According to The Chicago Manual of Style, a font is: “A complete assortment of a given size and style of type, usually including capitals, small capitals, and lowercase together with numerals, punctuation marks, ligatures, and the commonly used symbols and accents.” There are six fonts with names relating to the state of Arkansas.
Johannes Gutenberg has been credited with making the first font, which was set to print the Gutenberg Bible in the 1450s. Ink was applied directly to the type. The technological innovation was that the individual letters could be arranged to print words.
Gutenberg used serif fonts that have extensions at the ends of the strokes that make up the letters. Serif fonts are associated with traditional printing on paper. Sans serif fonts do not have extensions on the ends of strokes. Sans serif fonts are associated with modernity and digital media. “Helvetica” is a widely used sans serif font.
Digital technology and the internet transformed how fonts are used and made them available for use by the public. During the early years of the internet, fonts were available only for use with a specific browser, and online typography had lower resolution than it does today. Internet standards were adapted that made fonts available regardless of the browser used. This led to a vast number of fonts being available to the public.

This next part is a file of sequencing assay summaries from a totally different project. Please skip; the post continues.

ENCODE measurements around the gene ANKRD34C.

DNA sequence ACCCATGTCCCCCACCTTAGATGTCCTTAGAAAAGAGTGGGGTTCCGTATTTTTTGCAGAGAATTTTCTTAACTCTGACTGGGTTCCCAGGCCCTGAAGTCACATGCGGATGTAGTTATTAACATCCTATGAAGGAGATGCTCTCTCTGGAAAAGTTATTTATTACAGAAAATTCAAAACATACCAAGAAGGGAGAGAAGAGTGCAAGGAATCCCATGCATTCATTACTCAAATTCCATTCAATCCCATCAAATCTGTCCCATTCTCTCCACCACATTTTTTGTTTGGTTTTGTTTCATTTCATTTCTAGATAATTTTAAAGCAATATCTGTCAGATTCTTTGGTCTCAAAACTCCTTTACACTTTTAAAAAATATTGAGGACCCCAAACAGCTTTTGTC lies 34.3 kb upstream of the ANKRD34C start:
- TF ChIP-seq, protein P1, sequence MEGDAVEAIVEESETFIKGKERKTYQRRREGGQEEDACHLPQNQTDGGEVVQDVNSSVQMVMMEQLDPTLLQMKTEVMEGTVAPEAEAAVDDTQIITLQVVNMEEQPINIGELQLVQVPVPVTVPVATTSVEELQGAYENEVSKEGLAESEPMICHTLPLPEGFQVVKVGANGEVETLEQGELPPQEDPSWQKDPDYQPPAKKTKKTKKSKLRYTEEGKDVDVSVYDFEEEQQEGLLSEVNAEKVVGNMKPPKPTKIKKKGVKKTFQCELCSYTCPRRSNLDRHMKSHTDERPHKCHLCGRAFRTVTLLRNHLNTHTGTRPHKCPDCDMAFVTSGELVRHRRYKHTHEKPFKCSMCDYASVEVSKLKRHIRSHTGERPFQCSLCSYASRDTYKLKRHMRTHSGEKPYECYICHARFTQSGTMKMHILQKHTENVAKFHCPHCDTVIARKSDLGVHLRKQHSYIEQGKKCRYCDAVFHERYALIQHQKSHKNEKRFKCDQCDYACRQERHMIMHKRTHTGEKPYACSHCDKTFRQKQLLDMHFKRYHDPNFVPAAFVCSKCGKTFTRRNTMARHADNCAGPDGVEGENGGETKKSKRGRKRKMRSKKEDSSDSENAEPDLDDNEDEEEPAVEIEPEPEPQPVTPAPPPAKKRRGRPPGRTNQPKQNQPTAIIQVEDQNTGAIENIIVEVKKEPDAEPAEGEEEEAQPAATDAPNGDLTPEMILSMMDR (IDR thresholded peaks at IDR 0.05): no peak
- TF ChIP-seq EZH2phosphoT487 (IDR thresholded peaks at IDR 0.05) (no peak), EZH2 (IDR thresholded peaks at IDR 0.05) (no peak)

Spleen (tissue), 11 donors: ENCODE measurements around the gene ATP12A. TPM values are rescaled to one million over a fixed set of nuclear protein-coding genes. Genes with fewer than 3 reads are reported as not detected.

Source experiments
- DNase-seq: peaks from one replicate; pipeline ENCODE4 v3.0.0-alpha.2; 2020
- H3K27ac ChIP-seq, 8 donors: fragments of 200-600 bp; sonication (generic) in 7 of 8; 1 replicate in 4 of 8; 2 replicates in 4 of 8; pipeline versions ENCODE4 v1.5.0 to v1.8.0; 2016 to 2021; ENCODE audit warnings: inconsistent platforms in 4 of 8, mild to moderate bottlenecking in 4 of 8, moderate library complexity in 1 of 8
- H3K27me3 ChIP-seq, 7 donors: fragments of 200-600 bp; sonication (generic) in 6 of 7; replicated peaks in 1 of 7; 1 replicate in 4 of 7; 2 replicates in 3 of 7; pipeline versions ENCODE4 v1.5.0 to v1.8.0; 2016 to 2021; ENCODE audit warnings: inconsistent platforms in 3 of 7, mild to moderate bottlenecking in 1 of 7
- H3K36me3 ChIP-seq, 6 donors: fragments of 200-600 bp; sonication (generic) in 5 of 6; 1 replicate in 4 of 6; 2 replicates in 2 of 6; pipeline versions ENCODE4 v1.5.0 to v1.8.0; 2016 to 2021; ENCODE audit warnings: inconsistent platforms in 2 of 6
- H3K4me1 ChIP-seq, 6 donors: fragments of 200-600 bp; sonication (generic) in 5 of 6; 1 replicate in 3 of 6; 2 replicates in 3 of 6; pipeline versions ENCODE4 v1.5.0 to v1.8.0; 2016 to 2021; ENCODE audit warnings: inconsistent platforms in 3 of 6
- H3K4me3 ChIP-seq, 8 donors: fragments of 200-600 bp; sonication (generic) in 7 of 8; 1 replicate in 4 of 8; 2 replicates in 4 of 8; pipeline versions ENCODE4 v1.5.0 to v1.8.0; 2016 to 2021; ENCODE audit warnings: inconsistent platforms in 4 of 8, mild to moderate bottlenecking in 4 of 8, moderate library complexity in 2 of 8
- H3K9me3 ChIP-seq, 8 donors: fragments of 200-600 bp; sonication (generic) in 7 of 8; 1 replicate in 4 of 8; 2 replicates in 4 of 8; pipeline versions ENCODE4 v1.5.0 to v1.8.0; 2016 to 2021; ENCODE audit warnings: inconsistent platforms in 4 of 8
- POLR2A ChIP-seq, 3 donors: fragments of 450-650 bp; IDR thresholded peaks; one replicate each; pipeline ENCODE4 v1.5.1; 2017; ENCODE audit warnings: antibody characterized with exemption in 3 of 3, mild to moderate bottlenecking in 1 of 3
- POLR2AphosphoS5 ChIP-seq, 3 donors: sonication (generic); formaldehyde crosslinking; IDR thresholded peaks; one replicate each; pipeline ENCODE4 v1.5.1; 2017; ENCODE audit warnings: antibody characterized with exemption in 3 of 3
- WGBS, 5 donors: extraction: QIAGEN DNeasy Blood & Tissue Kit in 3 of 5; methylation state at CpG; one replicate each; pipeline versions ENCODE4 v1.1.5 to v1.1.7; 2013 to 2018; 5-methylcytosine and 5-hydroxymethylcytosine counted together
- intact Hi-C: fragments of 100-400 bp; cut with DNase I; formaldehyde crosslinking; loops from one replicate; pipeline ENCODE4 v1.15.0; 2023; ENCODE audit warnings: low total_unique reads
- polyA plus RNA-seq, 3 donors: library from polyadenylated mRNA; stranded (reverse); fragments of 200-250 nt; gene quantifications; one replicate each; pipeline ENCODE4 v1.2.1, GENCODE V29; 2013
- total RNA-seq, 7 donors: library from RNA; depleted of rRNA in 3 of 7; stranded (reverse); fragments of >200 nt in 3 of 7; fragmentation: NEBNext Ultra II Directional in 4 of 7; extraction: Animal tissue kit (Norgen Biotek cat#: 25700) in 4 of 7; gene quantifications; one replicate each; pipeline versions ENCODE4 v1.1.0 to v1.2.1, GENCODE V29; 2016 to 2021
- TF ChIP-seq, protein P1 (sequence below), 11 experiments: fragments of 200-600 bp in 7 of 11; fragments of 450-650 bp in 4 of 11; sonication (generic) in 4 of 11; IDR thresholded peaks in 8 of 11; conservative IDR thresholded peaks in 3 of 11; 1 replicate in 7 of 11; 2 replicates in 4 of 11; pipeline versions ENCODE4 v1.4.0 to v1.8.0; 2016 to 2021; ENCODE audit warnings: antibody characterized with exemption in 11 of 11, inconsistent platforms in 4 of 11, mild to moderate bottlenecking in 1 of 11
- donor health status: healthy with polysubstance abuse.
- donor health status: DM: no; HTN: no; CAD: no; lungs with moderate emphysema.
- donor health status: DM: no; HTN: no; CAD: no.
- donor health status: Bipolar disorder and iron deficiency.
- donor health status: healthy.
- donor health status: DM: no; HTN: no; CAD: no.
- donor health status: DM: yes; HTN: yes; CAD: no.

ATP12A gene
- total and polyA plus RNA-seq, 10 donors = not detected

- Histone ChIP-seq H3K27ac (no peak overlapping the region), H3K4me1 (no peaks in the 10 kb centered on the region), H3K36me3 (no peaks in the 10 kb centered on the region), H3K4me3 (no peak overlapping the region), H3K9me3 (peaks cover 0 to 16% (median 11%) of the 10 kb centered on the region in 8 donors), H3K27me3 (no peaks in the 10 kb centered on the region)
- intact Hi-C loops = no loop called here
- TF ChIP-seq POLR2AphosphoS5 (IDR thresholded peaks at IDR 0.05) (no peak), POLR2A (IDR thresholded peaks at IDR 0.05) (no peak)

Two fonts available online from two different designers have been given the name “Arkansas Font”; both are serif fonts. The first, available on the FontZone website, is a heavy script font. The second was designed by Hantodingrat and is available on the Creative Fabrica website, which describes it this way: “The Arkansas is a masculine serif font. It has a manly, stable and conservative, vintage, and a little bit sporty look.”
While there is no authorized Arkansas Razorback font, there is an “NCAA Arkansas Razorback Font” designed using heavy block letters associated with the lettering found on football jerseys. It was published online in 2015. There is also an “NCAA Arkansas Razorback 2014 Font” featuring asymmetrical block letters that are modern in style. No evidence has been found that the two NCAA Arkansas Razorback fonts are authorized or approved by the National Collegiate Athletic Association, and it is not clear why there are two NCAA Razorback fonts.
There is an “Arkansas Comic Font,” which was designed by Kurnia Setyadi in 2019. Comic fonts have a handwritten style that is associated with comic strip writing.
The “ArkansasDB Normal Font” is an elegant script font found on the FontZone website. It is unusual because it not only has a strike through the seven in the continental style, but it also has one through the “x.” This font does not appear to have any intrinsic connection to Arkansas.
Each of these six Arkansas-related fonts may be downloaded and used at no cost for noncommercial use. It remains in question whether any were designed in Arkansas or have any true connection to the state.
For additional information:
Arkansas. https://fontzone.net/font-details/arkansas (accessed August 16, 2023).
Arkansas Font. https://www.cufonfonts.com/font/arkansas (accessed August 16, 2023).
Garfield, Simon. Just My Type: A Book about Fonts. New York: Penguin, 2011.
Loxley, Simon. Type: The Secret History of Letters. London: I. B. Tauris, 2004.
Little Rock, Arkansas
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